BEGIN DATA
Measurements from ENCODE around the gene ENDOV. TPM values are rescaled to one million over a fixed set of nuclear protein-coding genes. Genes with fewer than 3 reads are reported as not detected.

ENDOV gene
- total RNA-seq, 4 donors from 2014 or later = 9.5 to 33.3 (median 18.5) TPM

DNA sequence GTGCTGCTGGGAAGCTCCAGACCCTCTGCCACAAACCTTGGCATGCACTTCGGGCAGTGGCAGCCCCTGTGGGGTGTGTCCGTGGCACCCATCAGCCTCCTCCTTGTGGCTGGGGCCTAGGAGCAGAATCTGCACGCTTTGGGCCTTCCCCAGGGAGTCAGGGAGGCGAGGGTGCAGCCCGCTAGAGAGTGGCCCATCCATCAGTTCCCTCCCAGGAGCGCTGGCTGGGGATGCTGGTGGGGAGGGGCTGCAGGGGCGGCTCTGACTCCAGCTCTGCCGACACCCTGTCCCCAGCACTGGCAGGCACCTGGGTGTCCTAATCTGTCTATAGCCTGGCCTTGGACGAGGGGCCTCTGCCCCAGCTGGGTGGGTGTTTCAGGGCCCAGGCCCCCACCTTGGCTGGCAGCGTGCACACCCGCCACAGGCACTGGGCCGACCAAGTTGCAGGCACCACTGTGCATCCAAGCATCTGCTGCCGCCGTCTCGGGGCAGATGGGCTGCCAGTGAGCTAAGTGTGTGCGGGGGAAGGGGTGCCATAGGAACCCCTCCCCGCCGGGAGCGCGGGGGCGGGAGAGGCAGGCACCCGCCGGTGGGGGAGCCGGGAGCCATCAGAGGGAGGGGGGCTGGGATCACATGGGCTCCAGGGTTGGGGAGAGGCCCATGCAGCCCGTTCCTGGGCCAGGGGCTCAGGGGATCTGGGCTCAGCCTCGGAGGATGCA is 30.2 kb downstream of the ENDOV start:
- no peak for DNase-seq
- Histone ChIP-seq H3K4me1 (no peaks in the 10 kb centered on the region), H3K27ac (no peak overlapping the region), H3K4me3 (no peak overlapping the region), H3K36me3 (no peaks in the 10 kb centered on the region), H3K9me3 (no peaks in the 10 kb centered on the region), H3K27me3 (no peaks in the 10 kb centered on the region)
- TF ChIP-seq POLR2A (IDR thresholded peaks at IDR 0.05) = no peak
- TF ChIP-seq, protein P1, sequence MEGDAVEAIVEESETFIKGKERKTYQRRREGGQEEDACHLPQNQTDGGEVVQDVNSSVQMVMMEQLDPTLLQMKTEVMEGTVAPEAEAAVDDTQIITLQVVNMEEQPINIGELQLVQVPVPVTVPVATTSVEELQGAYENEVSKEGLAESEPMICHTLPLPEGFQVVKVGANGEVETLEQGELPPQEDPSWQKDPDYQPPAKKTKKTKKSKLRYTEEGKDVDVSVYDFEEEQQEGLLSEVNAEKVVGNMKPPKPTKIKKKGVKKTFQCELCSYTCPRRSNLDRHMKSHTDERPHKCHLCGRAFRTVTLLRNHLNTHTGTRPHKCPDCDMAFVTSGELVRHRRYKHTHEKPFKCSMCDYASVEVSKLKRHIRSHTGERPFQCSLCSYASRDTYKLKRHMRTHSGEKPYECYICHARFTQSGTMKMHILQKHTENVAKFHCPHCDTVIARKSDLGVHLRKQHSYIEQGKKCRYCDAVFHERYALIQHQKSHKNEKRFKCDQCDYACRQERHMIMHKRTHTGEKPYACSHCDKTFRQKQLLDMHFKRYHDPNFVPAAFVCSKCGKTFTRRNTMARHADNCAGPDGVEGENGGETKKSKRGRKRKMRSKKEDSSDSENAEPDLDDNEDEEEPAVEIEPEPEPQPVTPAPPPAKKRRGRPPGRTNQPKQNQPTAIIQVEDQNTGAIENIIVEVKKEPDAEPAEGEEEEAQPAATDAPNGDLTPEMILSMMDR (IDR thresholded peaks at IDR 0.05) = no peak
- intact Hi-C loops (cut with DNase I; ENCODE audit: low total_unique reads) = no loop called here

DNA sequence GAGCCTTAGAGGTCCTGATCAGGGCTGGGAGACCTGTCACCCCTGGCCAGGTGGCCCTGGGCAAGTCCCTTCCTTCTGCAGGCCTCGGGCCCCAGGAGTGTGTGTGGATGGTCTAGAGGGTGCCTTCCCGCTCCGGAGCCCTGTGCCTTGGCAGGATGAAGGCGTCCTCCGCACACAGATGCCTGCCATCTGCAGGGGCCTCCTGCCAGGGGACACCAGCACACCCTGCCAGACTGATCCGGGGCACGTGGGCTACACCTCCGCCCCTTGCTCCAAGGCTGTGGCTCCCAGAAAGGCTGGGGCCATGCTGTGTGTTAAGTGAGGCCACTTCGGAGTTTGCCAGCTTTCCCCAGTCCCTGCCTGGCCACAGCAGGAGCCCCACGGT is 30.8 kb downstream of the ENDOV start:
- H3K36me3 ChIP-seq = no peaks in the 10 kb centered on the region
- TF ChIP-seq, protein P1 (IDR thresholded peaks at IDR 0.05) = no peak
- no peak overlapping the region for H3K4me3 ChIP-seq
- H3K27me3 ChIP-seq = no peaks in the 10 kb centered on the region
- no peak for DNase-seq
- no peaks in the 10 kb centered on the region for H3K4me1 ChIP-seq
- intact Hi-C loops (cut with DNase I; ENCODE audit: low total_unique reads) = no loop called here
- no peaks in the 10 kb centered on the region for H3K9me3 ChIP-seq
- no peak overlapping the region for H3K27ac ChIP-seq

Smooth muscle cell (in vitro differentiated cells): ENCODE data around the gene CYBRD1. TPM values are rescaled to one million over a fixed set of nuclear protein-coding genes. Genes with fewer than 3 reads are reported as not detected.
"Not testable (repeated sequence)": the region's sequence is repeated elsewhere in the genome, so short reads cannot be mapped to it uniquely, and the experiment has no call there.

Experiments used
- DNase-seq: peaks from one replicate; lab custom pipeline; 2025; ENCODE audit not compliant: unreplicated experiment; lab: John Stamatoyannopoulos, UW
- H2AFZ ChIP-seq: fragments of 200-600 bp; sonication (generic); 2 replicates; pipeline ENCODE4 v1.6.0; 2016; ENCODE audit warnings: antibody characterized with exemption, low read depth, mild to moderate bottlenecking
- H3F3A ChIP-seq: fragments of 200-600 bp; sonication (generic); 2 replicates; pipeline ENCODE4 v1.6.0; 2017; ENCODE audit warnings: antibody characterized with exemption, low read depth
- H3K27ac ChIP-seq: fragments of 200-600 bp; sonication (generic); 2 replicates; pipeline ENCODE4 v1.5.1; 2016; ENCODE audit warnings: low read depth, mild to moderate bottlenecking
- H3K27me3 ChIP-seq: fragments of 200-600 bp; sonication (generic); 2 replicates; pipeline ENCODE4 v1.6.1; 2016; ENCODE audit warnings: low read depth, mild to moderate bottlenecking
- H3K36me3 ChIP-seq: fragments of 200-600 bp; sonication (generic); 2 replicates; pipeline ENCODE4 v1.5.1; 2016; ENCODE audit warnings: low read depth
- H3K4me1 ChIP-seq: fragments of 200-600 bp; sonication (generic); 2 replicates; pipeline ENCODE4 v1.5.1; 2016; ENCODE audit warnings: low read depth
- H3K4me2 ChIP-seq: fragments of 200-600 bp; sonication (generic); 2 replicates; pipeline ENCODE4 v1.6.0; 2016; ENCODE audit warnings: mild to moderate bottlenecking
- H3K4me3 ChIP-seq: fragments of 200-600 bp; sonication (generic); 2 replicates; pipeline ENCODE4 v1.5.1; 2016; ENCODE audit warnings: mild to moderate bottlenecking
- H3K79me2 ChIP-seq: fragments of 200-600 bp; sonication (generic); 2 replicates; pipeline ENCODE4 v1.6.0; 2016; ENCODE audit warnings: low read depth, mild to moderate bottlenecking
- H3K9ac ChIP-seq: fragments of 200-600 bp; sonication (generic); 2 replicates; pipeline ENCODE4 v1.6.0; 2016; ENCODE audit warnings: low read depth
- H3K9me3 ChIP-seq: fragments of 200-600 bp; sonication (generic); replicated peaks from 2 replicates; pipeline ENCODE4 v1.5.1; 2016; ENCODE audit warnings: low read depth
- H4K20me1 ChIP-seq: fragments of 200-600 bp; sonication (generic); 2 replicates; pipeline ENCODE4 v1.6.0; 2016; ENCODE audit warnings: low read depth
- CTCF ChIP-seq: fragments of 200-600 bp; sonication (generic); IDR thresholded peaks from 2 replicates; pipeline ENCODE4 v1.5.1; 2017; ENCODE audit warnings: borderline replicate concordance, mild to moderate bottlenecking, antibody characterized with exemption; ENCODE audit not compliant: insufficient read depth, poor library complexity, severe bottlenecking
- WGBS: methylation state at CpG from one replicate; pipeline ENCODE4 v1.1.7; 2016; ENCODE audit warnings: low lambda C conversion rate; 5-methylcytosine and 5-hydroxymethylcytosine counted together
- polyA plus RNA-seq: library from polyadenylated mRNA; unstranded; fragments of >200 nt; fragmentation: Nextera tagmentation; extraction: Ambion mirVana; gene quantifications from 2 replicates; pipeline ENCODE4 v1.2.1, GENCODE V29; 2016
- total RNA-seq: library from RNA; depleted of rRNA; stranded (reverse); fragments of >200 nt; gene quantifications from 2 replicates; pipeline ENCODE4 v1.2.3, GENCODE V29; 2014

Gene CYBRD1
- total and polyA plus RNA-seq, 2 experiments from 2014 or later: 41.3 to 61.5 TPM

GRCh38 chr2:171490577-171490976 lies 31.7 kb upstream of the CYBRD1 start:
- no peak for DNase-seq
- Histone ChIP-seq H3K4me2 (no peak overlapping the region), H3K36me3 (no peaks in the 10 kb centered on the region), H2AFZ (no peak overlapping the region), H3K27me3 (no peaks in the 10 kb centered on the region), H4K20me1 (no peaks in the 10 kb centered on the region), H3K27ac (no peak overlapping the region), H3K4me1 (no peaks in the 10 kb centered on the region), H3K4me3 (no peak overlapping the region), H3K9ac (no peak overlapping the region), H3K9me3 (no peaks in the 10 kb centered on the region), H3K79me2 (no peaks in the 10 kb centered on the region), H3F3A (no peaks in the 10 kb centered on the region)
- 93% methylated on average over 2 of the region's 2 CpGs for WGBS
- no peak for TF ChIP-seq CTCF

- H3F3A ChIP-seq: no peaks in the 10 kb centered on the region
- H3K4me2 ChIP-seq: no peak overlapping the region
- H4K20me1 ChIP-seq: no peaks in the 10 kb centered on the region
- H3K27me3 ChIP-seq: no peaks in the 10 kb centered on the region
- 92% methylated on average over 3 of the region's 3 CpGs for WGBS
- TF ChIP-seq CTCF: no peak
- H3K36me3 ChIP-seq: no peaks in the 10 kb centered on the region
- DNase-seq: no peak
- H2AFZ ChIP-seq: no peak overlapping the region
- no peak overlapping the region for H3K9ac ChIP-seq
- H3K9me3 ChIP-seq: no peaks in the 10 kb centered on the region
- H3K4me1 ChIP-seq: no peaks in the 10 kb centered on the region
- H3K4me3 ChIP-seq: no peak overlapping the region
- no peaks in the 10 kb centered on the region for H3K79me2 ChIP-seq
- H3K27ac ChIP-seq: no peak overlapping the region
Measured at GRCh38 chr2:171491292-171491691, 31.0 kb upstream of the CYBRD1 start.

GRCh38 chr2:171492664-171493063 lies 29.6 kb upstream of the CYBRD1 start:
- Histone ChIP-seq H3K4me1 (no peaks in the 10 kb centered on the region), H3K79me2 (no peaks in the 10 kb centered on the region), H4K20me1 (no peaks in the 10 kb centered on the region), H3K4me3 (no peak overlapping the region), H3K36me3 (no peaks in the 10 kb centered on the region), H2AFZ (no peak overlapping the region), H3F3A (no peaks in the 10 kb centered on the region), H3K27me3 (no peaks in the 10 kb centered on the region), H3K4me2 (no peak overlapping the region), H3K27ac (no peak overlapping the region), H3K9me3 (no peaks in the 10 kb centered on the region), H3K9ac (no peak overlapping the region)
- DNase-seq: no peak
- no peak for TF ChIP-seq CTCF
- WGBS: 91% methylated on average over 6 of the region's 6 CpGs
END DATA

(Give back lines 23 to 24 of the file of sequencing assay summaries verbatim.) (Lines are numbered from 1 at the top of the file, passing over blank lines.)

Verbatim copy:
- DNase-seq: peaks from one replicate; lab custom pipeline; 2025; ENCODE audit not compliant: unreplicated experiment; lab: John Stamatoyannopoulos, UW
- H2AFZ ChIP-seq: fragments of 200-600 bp; sonication (generic); 2 replicates; pipeline ENCODE4 v1.6.0; 2016; ENCODE audit warnings: antibody characterized with exemption, low read depth, mild to moderate bottlenecking